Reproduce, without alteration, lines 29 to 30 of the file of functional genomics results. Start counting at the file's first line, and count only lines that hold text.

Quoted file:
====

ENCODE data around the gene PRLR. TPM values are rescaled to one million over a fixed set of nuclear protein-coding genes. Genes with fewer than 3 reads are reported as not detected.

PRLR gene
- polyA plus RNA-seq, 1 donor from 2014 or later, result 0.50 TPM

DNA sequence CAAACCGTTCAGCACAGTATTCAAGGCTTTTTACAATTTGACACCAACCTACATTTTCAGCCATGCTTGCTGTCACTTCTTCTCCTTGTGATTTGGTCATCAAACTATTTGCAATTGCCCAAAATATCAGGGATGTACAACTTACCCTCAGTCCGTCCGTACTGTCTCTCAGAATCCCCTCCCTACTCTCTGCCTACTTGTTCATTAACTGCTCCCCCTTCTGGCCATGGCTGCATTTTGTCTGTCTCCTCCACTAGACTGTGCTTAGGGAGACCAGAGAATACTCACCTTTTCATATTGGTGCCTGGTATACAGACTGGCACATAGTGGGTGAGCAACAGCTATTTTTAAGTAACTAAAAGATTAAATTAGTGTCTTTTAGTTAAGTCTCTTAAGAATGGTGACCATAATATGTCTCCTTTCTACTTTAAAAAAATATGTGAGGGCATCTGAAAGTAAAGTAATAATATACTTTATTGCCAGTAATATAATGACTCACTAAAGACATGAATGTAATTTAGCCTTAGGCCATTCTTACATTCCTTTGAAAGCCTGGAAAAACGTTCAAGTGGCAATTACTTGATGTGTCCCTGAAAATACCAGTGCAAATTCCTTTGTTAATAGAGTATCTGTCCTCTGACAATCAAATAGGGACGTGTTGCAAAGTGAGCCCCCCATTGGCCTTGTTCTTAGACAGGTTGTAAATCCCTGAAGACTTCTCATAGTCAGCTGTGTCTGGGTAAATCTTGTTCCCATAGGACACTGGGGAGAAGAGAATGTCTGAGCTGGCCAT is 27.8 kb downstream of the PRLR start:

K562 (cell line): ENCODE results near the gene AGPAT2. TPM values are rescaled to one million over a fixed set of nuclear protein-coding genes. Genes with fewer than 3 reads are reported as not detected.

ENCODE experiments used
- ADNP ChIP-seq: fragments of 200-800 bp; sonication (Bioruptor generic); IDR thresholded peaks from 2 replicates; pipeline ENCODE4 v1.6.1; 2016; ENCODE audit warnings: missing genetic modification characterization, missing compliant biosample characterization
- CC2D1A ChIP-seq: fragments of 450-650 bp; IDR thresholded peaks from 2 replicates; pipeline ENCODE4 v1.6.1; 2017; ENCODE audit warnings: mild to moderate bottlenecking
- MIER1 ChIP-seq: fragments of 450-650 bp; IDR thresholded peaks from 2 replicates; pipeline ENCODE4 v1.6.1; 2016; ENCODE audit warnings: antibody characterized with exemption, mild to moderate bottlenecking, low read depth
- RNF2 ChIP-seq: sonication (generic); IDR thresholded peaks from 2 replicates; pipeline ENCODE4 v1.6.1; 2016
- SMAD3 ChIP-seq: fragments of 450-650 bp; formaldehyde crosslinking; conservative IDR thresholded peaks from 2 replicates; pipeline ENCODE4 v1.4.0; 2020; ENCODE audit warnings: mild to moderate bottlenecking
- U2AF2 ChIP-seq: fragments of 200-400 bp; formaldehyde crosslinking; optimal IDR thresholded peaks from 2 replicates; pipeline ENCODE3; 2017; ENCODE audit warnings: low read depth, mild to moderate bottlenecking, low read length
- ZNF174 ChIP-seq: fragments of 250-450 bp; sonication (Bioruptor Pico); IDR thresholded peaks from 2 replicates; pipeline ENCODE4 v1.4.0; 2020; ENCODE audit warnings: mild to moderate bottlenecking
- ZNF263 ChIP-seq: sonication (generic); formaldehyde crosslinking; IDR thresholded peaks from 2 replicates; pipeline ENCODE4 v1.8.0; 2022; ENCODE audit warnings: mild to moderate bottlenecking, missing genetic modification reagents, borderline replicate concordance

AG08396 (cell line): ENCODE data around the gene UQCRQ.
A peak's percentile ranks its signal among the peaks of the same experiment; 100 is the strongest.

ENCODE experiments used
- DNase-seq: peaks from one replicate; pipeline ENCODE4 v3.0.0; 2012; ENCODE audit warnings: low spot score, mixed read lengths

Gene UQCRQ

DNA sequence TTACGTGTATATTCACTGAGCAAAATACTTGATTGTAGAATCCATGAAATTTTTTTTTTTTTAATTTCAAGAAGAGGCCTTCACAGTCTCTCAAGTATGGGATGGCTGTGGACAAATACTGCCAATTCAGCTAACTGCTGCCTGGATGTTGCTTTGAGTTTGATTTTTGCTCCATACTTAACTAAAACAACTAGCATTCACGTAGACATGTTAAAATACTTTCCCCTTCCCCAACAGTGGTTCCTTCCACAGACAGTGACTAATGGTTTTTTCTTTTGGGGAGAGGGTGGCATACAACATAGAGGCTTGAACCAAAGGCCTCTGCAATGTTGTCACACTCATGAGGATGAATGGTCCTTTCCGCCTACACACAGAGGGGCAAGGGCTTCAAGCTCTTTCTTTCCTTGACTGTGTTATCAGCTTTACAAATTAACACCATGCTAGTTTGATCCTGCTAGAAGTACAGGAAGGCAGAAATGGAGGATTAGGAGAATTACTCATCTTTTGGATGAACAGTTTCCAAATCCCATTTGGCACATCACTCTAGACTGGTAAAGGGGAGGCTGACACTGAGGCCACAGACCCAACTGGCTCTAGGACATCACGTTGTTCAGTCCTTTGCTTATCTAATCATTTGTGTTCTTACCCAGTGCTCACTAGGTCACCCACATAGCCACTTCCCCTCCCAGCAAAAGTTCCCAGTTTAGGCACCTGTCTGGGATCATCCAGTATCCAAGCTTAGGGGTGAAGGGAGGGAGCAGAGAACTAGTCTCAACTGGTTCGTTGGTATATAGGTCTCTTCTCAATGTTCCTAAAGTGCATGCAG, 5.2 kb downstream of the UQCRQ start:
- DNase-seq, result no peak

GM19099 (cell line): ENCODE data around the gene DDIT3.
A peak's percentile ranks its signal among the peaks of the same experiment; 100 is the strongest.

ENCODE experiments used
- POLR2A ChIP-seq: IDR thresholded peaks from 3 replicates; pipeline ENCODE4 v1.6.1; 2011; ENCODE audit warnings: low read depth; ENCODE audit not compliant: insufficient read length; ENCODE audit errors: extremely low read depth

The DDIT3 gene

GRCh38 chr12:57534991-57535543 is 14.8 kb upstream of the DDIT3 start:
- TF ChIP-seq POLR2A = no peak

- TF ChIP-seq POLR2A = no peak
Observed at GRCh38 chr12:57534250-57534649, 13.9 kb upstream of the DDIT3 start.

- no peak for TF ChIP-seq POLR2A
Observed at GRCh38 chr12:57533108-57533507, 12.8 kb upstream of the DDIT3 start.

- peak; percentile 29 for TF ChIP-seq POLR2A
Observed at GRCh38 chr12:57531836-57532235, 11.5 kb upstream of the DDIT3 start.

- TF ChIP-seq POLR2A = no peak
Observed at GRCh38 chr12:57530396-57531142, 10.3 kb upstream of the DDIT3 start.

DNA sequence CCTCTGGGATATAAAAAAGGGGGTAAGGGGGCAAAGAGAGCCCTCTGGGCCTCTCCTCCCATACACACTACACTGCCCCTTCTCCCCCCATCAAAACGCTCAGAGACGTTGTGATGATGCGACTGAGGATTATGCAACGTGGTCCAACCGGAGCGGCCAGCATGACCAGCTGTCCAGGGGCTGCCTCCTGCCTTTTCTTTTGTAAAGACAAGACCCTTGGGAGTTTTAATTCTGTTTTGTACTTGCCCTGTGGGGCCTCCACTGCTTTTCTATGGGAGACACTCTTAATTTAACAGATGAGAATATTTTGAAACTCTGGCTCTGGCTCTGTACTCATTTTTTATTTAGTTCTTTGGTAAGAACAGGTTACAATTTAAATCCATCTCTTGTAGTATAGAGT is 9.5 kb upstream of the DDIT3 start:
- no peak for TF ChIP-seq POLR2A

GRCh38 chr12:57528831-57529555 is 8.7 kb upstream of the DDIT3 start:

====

- TF ChIP-seq POLR2A = no peak
Observed at GRCh38 chr12:57534250-57534649, 13.9 kb upstream of the DDIT3 start.